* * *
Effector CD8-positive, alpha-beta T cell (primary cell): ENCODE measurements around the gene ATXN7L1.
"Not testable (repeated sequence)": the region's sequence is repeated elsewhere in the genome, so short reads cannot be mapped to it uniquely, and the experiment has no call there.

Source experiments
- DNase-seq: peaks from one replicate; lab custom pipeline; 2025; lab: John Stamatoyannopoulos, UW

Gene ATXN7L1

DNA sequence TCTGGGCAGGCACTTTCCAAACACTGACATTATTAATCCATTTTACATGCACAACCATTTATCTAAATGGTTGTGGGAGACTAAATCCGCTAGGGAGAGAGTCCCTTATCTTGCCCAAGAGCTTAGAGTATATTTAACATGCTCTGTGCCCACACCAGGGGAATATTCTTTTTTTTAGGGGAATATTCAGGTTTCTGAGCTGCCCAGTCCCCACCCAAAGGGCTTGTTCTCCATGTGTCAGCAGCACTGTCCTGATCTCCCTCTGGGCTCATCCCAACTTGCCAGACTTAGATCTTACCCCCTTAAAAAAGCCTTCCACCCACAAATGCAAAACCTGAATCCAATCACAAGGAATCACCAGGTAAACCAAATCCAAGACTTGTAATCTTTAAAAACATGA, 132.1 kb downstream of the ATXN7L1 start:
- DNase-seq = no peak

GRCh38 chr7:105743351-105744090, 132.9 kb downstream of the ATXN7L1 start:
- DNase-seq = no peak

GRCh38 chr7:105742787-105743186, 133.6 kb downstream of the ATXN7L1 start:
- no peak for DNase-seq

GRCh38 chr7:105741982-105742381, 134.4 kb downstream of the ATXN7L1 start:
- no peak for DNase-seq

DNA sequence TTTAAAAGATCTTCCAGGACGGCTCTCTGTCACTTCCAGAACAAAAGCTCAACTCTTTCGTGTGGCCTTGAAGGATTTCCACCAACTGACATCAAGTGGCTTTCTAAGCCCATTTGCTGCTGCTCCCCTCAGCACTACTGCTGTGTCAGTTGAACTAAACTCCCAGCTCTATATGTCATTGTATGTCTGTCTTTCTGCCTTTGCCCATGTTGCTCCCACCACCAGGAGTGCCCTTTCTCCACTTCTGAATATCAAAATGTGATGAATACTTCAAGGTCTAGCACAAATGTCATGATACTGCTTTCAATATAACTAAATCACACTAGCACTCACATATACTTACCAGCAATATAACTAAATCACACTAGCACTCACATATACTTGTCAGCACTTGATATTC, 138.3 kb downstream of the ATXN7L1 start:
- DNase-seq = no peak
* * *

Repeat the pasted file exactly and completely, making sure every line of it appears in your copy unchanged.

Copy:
Effector CD8-positive, alpha-beta T cell (primary cell): ENCODE measurements around the gene ATXN7L1.
"Not testable (repeated sequence)": the region's sequence is repeated elsewhere in the genome, so short reads cannot be mapped to it uniquely, and the experiment has no call there.

Source experiments
- DNase-seq: peaks from one replicate; lab custom pipeline; 2025; lab: John Stamatoyannopoulos, UW

Gene ATXN7L1

DNA sequence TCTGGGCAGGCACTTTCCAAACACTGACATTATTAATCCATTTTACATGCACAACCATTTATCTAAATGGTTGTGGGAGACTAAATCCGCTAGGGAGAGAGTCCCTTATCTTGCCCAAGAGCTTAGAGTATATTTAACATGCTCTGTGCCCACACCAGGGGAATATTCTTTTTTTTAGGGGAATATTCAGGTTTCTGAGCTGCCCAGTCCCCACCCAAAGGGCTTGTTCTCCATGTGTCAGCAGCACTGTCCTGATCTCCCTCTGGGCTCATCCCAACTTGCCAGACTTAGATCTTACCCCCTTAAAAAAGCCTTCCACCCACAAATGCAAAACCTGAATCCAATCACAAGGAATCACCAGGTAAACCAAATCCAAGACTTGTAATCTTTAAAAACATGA, 132.1 kb downstream of the ATXN7L1 start:
- DNase-seq = no peak

GRCh38 chr7:105743351-105744090, 132.9 kb downstream of the ATXN7L1 start:
- DNase-seq = no peak

GRCh38 chr7:105742787-105743186, 133.6 kb downstream of the ATXN7L1 start:
- no peak for DNase-seq

GRCh38 chr7:105741982-105742381, 134.4 kb downstream of the ATXN7L1 start:
- no peak for DNase-seq

DNA sequence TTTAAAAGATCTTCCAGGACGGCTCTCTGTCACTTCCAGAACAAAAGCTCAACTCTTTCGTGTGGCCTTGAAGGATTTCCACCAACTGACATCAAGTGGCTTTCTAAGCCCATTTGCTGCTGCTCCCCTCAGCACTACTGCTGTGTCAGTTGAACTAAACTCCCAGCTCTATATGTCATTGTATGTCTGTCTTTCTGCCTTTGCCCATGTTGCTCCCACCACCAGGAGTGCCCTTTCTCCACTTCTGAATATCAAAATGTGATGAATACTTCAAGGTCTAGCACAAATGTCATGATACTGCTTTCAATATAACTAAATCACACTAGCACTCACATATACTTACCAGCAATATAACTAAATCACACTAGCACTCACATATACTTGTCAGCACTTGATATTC, 138.3 kb downstream of the ATXN7L1 start:
- DNase-seq = no peak